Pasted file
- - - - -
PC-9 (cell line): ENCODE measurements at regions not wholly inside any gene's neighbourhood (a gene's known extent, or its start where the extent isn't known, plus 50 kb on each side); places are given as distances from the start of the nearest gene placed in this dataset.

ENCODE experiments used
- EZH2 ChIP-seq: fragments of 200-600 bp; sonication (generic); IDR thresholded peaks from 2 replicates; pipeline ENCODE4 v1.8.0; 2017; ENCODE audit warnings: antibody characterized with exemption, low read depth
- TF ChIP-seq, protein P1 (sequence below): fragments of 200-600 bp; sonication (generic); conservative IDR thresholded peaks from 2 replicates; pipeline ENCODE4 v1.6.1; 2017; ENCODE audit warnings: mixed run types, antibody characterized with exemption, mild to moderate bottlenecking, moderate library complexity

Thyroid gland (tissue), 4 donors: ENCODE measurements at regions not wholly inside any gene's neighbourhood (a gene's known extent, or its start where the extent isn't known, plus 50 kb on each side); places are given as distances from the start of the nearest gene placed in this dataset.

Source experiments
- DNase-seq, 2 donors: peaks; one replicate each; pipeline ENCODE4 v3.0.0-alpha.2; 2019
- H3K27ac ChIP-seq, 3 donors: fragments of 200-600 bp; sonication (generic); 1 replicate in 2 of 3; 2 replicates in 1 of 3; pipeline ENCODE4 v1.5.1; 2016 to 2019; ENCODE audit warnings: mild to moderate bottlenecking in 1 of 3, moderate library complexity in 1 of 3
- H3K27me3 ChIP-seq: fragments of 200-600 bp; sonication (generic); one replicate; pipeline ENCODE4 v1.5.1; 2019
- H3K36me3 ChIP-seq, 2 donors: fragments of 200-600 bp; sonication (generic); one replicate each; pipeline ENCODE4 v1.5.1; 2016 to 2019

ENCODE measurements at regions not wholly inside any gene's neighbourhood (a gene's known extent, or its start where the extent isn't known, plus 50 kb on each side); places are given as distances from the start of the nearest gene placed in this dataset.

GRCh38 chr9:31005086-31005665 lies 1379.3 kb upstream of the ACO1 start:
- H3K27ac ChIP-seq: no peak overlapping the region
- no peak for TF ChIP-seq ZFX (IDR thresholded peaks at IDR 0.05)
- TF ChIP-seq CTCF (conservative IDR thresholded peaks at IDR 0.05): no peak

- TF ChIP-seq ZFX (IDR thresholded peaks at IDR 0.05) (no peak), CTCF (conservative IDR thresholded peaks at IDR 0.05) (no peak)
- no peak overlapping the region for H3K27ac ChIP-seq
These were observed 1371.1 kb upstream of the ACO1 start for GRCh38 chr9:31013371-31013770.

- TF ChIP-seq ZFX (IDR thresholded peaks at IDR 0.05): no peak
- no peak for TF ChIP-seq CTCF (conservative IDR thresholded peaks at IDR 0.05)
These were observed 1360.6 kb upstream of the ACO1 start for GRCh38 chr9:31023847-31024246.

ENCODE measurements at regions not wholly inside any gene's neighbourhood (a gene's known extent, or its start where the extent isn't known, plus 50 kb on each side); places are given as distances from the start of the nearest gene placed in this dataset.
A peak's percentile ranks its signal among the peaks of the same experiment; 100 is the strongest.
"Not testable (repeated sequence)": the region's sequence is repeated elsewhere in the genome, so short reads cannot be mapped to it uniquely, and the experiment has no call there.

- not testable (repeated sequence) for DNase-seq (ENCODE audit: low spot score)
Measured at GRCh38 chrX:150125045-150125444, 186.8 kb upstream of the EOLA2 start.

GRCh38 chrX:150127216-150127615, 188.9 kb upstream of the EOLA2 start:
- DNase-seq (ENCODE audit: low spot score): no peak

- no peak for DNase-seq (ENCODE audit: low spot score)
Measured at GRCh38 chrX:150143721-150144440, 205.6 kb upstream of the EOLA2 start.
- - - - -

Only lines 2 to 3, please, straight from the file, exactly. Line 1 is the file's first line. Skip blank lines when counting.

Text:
ENCODE experiments used
- EZH2 ChIP-seq: fragments of 200-600 bp; sonication (generic); IDR thresholded peaks from 2 replicates; pipeline ENCODE4 v1.8.0; 2017; ENCODE audit warnings: antibody characterized with exemption, low read depth